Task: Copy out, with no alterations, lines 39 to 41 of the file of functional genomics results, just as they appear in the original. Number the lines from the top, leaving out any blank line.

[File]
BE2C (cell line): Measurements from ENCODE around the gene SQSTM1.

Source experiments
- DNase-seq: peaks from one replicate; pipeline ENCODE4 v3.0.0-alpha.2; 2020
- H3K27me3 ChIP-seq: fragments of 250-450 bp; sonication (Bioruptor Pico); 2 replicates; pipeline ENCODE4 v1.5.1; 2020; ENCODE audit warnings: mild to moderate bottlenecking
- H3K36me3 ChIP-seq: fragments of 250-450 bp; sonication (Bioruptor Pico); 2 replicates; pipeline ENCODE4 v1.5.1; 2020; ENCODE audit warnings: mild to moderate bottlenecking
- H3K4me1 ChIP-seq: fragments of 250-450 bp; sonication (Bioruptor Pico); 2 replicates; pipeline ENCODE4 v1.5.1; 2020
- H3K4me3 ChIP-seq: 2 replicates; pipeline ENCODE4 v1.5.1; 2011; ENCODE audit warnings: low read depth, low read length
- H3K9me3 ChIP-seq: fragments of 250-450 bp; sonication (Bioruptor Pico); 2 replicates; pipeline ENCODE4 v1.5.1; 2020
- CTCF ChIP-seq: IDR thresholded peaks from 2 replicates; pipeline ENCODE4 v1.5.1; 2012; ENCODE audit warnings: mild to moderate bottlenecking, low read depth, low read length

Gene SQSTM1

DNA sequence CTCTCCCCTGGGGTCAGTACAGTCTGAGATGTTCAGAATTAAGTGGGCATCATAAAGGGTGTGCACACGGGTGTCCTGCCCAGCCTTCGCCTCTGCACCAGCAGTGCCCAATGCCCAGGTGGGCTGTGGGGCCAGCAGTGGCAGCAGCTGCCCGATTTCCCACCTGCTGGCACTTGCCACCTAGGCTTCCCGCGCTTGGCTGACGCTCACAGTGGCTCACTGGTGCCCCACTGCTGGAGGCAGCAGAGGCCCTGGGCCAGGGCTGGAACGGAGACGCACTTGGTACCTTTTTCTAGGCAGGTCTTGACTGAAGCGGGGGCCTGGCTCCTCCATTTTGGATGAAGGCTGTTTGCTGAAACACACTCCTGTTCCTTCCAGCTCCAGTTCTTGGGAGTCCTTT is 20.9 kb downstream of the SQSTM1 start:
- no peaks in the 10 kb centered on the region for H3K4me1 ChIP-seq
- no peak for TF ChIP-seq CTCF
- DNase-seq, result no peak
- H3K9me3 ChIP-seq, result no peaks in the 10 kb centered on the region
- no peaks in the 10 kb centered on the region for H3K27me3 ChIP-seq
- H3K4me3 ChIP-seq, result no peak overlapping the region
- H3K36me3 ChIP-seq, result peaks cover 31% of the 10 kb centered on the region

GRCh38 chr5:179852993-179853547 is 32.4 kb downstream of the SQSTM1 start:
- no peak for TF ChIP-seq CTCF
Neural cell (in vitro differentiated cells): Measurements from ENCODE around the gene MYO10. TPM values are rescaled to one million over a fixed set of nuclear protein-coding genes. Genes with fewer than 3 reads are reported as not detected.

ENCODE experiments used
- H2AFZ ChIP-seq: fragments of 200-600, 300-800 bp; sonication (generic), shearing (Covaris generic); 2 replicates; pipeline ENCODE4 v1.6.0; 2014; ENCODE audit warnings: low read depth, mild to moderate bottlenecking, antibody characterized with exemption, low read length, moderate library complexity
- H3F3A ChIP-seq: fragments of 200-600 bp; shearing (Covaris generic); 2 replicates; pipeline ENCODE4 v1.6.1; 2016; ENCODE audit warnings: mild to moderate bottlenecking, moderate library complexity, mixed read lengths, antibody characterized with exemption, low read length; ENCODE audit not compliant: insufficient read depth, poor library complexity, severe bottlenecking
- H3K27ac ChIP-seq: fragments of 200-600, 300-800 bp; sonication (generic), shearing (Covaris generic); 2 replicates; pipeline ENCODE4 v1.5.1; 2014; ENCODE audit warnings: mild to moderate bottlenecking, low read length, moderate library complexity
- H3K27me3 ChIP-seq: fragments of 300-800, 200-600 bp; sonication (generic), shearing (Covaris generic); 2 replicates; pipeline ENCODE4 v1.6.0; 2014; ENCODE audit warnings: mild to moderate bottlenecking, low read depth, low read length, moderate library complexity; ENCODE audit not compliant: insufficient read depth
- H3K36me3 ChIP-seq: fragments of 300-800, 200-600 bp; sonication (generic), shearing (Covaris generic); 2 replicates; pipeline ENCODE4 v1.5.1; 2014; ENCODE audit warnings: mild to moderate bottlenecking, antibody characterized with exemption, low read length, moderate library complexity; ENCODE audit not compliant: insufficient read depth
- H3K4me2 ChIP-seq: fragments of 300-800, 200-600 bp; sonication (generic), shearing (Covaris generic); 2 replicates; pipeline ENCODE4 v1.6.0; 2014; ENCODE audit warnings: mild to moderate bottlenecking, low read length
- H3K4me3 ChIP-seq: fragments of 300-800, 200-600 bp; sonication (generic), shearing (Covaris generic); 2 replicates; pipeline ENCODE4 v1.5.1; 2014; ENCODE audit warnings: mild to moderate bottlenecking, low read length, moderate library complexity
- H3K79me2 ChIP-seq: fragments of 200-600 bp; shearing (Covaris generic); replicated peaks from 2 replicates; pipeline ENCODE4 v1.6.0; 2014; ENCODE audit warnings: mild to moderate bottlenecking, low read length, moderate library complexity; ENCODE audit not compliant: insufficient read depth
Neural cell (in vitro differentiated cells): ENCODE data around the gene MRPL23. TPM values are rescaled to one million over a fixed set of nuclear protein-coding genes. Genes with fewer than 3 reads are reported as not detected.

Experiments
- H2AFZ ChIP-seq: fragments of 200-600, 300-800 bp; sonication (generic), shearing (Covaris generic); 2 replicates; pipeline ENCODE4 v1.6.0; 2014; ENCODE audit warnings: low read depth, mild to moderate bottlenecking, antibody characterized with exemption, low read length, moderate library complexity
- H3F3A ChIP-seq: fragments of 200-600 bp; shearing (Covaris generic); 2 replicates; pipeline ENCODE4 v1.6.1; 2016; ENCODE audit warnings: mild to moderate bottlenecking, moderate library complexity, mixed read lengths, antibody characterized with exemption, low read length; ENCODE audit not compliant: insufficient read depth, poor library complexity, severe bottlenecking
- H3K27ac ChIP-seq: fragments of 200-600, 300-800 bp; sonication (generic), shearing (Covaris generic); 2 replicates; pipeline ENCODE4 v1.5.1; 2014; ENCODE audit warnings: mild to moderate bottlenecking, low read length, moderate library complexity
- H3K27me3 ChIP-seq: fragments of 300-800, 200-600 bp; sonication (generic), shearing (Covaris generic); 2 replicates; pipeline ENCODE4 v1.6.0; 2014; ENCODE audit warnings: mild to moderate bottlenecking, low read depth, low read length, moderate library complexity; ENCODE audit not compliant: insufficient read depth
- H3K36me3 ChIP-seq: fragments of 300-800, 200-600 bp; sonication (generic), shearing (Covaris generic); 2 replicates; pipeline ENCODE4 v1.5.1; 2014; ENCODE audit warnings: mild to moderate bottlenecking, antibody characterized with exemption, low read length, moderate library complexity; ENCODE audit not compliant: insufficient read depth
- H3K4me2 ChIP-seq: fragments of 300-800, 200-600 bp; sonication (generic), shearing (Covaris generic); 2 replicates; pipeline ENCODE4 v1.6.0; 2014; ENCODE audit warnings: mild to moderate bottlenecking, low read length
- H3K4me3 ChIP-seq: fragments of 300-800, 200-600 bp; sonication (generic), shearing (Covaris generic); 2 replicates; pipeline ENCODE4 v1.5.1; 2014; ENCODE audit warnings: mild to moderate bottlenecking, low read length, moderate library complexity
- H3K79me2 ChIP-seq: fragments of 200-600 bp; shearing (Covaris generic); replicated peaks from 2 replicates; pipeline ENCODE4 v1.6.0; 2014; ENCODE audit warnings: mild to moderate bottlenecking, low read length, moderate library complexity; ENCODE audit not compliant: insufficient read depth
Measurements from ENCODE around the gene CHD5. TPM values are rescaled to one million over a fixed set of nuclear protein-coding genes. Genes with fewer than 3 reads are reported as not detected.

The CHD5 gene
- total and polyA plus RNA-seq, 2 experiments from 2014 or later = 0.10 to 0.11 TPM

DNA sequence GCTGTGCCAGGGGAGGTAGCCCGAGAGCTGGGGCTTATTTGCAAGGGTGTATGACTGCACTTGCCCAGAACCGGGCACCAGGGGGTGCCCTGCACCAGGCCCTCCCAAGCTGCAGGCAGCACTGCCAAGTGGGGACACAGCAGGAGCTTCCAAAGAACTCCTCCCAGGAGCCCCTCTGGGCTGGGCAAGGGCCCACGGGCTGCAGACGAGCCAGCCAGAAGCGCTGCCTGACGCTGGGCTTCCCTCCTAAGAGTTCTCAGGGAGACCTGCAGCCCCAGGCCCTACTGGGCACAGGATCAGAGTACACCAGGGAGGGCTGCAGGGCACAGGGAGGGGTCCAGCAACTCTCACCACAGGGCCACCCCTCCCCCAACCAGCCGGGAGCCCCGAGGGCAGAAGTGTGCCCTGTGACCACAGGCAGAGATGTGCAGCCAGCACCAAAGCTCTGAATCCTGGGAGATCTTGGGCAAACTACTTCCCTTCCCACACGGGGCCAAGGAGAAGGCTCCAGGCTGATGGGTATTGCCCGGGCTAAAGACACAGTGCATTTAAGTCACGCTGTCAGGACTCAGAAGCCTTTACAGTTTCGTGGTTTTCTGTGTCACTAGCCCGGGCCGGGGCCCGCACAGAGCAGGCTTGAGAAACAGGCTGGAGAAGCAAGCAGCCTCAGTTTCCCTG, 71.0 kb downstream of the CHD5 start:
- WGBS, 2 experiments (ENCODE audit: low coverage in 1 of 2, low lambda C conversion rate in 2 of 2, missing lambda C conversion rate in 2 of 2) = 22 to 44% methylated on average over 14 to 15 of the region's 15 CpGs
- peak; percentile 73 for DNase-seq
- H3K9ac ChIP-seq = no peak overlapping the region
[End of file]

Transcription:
- H3K4me3 ChIP-seq: fragments of 300-800, 200-600 bp; sonication (generic), shearing (Covaris generic); 2 replicates; pipeline ENCODE4 v1.5.1; 2014; ENCODE audit warnings: mild to moderate bottlenecking, low read length, moderate library complexity
- H3K79me2 ChIP-seq: fragments of 200-600 bp; shearing (Covaris generic); replicated peaks from 2 replicates; pipeline ENCODE4 v1.6.0; 2014; ENCODE audit warnings: mild to moderate bottlenecking, low read length, moderate library complexity; ENCODE audit not compliant: insufficient read depth
Measurements from ENCODE around the gene CHD5. TPM values are rescaled to one million over a fixed set of nuclear protein-coding genes. Genes with fewer than 3 reads are reported as not detected.